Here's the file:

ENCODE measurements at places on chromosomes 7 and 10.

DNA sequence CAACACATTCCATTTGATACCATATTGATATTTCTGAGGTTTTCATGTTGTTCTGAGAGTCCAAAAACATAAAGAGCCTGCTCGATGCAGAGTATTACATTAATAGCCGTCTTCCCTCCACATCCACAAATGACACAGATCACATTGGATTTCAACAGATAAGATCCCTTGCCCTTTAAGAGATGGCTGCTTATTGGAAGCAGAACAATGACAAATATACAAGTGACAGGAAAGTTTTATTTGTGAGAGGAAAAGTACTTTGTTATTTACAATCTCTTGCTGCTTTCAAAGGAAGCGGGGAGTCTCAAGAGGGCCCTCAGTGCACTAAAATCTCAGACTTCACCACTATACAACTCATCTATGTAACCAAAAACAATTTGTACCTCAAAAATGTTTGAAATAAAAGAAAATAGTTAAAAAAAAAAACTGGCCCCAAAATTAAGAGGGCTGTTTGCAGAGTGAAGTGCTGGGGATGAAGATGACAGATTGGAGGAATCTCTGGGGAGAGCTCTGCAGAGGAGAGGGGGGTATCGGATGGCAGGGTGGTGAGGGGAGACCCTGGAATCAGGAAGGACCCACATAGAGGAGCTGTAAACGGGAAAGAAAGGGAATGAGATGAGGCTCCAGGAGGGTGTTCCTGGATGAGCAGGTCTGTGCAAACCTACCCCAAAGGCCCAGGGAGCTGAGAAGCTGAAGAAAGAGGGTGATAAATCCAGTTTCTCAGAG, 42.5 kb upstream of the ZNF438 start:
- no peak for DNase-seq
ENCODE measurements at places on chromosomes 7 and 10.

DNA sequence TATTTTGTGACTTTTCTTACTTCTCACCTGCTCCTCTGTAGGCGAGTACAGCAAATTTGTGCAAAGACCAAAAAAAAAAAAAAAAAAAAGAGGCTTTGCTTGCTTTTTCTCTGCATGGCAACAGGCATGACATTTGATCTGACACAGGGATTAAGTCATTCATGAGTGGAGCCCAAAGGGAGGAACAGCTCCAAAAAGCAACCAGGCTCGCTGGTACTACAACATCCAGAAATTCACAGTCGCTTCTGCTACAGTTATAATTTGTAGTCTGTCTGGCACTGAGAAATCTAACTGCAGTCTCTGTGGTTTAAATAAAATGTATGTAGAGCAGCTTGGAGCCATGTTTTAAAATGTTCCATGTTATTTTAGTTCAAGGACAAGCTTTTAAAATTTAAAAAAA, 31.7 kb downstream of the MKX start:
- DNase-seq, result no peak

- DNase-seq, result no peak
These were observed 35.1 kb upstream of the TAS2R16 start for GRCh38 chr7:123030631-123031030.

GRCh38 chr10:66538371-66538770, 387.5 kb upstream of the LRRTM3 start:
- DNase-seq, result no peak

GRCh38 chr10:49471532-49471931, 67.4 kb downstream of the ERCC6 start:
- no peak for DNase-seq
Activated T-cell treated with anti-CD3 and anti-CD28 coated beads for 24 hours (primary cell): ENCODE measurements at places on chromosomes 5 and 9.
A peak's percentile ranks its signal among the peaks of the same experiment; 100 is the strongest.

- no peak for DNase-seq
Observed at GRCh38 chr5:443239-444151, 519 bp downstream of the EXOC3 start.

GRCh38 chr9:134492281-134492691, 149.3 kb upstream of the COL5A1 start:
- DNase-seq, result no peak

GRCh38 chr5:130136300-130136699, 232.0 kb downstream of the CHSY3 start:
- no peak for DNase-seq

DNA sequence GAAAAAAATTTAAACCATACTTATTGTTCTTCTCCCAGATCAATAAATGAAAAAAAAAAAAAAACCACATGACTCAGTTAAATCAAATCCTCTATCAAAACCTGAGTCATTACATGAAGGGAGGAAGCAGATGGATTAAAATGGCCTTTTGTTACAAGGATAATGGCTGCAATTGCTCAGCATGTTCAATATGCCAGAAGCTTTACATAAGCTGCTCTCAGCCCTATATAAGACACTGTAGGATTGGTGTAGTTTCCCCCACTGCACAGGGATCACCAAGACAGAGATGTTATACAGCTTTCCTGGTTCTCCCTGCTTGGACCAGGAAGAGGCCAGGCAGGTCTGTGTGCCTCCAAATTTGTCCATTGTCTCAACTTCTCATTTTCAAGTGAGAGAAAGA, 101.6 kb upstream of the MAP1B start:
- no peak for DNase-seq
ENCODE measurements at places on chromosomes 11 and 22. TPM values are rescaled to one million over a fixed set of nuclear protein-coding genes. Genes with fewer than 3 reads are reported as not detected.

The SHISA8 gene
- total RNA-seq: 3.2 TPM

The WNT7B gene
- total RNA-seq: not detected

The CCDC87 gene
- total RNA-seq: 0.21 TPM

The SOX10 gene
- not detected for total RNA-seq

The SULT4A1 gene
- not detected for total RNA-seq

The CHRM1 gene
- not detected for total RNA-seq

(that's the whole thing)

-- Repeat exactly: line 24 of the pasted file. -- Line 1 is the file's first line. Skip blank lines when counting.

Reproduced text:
The SHISA8 gene